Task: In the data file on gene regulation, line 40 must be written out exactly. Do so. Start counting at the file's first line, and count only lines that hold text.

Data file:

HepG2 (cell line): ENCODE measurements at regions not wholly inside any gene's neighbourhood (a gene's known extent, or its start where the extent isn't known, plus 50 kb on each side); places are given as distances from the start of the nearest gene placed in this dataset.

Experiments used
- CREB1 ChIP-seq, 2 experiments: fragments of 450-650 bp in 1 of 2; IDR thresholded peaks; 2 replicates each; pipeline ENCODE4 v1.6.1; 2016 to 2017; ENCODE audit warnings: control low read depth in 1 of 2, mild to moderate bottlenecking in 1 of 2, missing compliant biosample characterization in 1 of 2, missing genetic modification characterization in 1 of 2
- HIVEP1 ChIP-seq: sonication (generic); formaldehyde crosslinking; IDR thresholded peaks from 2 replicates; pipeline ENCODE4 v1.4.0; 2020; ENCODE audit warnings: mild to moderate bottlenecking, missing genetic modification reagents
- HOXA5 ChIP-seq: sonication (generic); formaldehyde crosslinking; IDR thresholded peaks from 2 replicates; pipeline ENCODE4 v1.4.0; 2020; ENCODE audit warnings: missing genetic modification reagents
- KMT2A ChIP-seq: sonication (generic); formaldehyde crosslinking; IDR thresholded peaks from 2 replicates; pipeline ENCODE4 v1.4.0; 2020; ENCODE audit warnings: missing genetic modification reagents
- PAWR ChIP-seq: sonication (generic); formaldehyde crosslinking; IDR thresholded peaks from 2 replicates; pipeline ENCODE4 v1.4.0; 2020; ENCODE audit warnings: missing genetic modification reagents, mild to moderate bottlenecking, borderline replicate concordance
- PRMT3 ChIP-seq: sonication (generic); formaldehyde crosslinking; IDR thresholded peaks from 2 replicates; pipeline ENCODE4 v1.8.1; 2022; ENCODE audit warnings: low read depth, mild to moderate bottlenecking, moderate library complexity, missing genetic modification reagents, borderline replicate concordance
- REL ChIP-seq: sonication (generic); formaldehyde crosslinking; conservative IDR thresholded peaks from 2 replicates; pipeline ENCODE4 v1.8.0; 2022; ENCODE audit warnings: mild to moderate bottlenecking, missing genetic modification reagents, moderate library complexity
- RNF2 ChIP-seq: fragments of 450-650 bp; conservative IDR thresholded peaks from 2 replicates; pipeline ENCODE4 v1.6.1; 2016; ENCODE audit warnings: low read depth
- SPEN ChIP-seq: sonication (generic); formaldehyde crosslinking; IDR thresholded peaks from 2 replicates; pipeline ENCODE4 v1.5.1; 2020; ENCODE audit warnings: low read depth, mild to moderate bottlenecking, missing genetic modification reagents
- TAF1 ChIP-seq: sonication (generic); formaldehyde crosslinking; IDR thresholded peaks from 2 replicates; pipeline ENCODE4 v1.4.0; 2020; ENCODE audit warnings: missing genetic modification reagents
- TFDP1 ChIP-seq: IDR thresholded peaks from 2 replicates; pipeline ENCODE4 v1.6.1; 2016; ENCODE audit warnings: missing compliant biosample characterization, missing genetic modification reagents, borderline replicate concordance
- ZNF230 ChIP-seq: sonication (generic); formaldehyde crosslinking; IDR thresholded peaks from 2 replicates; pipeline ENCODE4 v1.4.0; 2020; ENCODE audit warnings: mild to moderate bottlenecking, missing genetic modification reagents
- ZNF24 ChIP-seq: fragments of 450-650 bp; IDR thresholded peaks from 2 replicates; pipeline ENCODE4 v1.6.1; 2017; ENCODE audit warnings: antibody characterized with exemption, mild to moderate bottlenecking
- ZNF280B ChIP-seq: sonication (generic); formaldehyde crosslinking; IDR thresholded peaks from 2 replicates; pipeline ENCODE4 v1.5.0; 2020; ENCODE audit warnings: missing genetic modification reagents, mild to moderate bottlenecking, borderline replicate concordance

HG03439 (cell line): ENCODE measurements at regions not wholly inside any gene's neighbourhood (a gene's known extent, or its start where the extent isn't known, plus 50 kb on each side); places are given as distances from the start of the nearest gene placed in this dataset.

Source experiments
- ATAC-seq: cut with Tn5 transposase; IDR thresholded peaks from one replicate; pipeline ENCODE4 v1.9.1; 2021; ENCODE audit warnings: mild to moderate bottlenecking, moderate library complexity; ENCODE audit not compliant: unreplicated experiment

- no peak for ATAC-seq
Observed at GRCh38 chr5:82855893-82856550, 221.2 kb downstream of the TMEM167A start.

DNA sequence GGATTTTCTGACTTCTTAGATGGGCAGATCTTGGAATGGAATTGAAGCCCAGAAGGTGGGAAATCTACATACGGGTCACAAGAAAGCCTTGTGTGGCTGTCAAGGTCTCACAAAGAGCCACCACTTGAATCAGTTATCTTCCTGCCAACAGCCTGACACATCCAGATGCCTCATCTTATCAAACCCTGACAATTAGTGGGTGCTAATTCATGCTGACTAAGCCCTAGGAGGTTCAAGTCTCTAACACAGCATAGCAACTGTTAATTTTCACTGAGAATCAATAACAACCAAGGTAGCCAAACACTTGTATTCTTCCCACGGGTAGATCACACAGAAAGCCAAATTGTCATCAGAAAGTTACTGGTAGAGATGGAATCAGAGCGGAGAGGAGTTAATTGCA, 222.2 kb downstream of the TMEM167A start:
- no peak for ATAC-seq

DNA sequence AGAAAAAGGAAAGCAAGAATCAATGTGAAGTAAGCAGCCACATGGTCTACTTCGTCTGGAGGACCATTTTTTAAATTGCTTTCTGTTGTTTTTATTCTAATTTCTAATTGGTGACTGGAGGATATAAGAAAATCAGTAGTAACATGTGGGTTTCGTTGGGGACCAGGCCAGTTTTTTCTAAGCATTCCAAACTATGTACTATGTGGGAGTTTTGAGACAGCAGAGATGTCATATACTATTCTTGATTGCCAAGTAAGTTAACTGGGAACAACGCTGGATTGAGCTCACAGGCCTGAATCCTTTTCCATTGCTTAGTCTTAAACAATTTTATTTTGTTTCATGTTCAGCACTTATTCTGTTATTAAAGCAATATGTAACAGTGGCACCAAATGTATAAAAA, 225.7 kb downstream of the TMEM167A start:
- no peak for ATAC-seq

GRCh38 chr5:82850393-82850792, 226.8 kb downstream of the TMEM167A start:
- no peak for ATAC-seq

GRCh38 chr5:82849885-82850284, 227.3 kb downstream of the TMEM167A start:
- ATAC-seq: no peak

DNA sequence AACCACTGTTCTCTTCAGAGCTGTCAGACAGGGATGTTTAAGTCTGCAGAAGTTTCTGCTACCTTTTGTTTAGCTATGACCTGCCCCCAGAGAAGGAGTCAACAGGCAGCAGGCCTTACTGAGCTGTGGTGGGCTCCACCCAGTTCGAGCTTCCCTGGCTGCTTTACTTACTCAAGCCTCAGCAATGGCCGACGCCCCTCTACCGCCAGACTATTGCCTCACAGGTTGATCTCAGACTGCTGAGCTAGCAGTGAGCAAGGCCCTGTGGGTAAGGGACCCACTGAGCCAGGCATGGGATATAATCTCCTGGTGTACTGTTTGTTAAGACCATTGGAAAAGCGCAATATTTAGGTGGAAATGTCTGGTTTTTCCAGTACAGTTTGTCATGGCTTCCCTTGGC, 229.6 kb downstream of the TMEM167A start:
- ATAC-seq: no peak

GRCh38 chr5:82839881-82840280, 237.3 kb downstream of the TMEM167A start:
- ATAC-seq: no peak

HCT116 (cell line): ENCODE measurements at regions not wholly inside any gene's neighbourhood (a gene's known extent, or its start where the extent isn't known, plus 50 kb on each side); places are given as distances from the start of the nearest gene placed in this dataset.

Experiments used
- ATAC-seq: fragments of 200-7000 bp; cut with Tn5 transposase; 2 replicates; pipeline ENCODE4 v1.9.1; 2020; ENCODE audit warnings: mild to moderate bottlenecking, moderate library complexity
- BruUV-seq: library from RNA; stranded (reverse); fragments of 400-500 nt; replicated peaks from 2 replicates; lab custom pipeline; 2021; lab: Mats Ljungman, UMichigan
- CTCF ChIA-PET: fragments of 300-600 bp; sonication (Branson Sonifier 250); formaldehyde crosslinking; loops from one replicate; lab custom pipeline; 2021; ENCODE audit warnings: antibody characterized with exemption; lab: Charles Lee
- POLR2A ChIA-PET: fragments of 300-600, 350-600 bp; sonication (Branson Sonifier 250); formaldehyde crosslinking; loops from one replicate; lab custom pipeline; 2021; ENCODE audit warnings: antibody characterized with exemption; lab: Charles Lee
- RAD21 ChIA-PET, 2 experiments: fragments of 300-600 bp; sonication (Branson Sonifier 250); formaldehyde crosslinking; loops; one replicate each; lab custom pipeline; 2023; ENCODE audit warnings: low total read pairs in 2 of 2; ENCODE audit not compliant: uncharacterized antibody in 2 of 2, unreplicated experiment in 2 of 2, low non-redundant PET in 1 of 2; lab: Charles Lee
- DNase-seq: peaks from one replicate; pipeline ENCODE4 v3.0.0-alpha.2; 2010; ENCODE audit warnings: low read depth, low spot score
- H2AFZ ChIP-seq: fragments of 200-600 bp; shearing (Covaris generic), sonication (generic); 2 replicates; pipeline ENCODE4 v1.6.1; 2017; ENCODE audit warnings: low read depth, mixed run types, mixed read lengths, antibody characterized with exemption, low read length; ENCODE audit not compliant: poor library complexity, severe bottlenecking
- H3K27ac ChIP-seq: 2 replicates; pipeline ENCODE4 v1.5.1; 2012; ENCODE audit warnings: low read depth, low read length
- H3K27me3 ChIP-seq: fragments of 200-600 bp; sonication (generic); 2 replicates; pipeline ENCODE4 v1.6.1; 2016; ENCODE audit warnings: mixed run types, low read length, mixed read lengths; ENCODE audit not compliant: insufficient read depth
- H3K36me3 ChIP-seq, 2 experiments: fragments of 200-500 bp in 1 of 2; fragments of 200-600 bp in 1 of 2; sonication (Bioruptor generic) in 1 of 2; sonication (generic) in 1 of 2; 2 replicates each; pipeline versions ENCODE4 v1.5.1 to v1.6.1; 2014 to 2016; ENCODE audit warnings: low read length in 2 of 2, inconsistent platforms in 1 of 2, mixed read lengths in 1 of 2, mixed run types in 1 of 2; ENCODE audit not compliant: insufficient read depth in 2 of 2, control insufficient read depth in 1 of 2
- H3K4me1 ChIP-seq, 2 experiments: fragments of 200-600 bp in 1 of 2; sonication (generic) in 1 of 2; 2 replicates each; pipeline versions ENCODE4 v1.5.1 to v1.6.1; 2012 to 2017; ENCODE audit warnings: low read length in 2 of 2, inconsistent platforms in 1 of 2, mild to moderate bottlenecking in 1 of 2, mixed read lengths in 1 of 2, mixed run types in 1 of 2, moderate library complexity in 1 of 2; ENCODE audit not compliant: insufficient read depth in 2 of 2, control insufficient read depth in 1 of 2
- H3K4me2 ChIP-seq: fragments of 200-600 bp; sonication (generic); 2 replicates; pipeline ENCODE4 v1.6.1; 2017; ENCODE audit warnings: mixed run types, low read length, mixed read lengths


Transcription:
- RAD21 ChIA-PET, 2 experiments: fragments of 300-600 bp; sonication (Branson Sonifier 250); formaldehyde crosslinking; loops; one replicate each; lab custom pipeline; 2023; ENCODE audit warnings: low total read pairs in 2 of 2; ENCODE audit not compliant: uncharacterized antibody in 2 of 2, unreplicated experiment in 2 of 2, low non-redundant PET in 1 of 2; lab: Charles Lee